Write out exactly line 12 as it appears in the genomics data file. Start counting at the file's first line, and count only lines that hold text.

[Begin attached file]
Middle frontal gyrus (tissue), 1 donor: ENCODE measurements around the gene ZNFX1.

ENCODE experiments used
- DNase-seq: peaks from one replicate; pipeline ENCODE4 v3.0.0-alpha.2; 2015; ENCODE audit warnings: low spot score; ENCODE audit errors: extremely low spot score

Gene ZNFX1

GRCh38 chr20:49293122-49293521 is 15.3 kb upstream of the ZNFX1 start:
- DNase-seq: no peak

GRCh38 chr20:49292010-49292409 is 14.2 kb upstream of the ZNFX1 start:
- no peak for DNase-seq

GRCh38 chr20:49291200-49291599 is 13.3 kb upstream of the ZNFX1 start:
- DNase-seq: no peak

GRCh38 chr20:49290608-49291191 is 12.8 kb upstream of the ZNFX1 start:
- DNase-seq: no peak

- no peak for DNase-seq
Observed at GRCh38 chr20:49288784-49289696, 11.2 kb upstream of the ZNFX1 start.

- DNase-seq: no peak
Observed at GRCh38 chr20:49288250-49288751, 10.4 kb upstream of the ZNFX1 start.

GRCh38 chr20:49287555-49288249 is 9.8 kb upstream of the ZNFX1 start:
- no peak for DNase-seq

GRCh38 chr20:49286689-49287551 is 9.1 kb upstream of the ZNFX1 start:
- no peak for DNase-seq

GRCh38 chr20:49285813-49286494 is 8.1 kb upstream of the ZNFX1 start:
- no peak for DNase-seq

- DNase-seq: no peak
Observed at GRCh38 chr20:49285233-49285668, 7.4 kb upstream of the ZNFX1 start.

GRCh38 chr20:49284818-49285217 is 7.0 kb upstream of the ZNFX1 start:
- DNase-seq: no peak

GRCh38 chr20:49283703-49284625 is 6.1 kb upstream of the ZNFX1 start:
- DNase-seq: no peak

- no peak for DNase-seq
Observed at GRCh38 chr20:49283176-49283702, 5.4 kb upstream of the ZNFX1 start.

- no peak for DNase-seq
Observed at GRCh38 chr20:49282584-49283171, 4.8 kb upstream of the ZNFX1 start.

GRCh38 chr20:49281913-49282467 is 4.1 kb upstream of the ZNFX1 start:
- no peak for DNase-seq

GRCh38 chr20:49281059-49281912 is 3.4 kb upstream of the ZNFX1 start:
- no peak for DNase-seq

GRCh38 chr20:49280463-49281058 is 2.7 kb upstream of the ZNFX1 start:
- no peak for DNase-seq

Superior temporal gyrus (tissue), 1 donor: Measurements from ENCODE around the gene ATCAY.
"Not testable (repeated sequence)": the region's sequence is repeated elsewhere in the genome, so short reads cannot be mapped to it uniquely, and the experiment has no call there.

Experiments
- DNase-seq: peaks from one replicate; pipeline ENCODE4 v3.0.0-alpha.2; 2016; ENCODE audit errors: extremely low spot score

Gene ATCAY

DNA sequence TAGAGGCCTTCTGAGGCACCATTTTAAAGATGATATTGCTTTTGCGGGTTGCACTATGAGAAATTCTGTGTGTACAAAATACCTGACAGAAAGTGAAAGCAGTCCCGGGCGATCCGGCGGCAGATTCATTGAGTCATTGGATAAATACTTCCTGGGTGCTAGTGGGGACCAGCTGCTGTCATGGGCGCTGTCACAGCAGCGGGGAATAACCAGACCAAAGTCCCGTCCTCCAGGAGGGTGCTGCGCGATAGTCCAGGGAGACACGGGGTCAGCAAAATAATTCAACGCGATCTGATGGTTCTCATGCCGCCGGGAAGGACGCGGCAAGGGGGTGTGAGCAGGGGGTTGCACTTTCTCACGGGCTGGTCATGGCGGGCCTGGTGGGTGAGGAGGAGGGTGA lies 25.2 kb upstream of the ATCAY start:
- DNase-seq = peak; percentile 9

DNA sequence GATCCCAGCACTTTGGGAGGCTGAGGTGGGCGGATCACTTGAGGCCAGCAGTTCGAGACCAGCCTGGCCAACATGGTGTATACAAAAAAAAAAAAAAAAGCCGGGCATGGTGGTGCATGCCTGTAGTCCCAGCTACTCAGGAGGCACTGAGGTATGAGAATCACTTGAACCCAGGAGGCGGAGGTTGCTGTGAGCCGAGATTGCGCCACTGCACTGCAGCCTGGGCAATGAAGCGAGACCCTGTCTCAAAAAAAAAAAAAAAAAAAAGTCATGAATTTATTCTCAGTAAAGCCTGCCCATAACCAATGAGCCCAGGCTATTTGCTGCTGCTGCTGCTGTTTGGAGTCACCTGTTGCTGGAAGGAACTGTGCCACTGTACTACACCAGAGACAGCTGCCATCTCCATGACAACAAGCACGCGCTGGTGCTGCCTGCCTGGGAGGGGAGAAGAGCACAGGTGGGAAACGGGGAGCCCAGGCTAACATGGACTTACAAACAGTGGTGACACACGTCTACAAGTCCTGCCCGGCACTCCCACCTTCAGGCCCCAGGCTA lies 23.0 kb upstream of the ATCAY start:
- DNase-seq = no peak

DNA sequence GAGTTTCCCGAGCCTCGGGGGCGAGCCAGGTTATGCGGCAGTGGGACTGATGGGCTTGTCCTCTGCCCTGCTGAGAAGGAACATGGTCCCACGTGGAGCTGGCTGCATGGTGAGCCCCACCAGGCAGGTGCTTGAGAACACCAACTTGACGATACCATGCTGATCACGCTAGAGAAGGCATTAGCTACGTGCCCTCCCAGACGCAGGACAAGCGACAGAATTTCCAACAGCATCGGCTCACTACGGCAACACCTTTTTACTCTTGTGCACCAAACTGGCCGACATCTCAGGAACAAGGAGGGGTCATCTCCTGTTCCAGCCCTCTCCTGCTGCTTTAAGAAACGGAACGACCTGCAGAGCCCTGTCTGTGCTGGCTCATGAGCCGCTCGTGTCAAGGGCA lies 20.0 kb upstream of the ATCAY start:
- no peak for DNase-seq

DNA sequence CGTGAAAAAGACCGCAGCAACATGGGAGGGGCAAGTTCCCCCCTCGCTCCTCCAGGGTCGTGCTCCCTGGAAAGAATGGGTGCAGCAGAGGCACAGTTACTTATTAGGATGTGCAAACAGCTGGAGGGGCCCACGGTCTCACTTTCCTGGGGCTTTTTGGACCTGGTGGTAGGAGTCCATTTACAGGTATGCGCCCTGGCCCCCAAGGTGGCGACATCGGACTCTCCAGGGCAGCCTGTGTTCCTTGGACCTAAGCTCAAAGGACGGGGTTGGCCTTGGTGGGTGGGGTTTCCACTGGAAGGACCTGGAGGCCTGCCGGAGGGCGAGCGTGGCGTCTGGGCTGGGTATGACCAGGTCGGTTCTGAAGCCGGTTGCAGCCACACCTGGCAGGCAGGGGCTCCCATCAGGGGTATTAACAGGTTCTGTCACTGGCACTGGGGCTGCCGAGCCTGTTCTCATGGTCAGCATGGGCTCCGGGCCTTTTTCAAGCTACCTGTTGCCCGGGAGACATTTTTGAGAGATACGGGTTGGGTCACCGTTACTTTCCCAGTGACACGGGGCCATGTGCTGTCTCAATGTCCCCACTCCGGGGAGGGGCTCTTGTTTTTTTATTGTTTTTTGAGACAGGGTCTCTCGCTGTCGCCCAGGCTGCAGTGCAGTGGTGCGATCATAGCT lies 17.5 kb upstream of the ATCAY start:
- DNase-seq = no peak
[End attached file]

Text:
- DNase-seq: no peak